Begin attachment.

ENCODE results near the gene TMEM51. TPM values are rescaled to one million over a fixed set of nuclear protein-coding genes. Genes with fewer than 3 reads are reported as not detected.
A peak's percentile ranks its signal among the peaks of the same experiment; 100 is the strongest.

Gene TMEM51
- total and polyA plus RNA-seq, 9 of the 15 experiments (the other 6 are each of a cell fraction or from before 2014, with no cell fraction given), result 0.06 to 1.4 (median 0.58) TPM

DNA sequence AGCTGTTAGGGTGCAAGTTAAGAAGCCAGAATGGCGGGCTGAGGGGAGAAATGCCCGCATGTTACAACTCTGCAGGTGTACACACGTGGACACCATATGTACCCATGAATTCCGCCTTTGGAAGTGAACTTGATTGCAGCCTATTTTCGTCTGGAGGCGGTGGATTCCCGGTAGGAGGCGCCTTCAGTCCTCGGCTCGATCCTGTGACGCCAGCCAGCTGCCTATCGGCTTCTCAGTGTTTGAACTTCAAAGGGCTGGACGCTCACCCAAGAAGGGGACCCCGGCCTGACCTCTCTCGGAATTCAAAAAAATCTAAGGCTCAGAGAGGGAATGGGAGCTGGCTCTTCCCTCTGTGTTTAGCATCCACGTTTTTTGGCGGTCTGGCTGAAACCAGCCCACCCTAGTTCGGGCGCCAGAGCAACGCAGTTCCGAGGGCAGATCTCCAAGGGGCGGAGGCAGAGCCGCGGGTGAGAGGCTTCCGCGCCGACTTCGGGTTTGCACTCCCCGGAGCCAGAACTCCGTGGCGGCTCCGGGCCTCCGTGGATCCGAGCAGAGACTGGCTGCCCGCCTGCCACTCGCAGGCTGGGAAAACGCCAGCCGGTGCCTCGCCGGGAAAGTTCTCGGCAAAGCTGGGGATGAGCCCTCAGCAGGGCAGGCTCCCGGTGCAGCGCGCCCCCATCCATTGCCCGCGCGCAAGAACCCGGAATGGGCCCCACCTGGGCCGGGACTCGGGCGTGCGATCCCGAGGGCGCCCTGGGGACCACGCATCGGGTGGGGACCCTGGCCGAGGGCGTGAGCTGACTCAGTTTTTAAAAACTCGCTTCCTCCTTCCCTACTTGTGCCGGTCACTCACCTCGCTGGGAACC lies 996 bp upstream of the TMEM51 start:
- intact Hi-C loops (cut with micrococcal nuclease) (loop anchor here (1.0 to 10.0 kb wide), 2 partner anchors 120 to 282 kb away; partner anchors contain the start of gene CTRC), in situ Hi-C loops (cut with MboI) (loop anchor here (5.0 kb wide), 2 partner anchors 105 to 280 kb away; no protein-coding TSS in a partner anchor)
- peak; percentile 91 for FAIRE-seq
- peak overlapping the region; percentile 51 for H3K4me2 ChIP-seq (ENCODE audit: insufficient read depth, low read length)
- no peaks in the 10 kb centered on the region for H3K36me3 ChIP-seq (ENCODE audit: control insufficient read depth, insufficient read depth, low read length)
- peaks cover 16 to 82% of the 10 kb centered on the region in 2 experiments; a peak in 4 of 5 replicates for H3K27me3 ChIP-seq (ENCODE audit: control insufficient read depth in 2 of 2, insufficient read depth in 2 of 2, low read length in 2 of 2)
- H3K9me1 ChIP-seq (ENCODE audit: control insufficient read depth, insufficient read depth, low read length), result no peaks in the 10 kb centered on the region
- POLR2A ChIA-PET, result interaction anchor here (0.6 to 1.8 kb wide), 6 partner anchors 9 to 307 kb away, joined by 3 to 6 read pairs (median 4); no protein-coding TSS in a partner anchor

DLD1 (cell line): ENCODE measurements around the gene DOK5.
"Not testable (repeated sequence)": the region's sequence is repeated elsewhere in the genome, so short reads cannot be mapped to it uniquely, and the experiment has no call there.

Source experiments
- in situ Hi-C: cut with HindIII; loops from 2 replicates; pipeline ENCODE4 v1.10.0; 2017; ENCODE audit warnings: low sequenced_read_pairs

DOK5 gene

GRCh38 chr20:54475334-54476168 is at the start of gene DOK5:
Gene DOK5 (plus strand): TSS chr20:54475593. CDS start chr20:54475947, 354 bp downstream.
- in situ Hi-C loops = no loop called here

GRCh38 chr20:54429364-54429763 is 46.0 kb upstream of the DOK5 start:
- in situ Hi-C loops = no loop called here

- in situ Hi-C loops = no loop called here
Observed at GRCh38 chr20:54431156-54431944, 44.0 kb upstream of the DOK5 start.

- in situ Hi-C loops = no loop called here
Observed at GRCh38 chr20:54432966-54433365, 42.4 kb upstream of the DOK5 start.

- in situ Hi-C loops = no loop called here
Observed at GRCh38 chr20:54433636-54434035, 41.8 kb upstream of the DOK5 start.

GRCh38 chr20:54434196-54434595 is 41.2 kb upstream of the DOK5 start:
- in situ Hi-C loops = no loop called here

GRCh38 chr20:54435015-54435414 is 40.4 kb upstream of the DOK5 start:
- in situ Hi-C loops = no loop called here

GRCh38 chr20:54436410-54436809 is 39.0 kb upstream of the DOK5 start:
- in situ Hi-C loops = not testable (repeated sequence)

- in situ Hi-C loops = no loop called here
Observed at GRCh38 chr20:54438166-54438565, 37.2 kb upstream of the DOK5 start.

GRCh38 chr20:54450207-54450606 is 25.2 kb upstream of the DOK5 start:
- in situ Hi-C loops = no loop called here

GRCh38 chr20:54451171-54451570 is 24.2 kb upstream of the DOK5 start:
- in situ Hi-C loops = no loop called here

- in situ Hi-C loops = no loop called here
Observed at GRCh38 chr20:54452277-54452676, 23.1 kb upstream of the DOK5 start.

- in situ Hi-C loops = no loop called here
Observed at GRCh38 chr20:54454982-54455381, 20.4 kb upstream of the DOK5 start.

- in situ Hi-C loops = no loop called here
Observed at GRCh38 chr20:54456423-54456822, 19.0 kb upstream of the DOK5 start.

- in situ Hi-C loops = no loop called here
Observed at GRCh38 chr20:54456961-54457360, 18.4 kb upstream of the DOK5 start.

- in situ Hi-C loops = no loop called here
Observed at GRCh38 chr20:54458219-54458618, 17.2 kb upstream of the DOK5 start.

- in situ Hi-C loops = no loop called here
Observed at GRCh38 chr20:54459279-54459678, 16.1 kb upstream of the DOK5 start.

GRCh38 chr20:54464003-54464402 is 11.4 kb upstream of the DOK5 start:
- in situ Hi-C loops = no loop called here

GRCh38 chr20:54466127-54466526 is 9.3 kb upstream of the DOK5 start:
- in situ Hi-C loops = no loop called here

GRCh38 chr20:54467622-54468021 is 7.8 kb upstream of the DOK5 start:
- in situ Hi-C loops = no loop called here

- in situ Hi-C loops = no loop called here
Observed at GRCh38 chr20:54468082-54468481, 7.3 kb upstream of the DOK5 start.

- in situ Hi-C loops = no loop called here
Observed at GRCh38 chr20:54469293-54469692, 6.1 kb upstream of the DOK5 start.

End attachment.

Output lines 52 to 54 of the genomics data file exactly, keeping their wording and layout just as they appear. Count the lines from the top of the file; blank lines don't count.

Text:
Observed at GRCh38 chr20:54459279-54459678, 16.1 kb upstream of the DOK5 start.

GRCh38 chr20:54464003-54464402 is 11.4 kb upstream of the DOK5 start:
- in situ Hi-C loops = no loop called here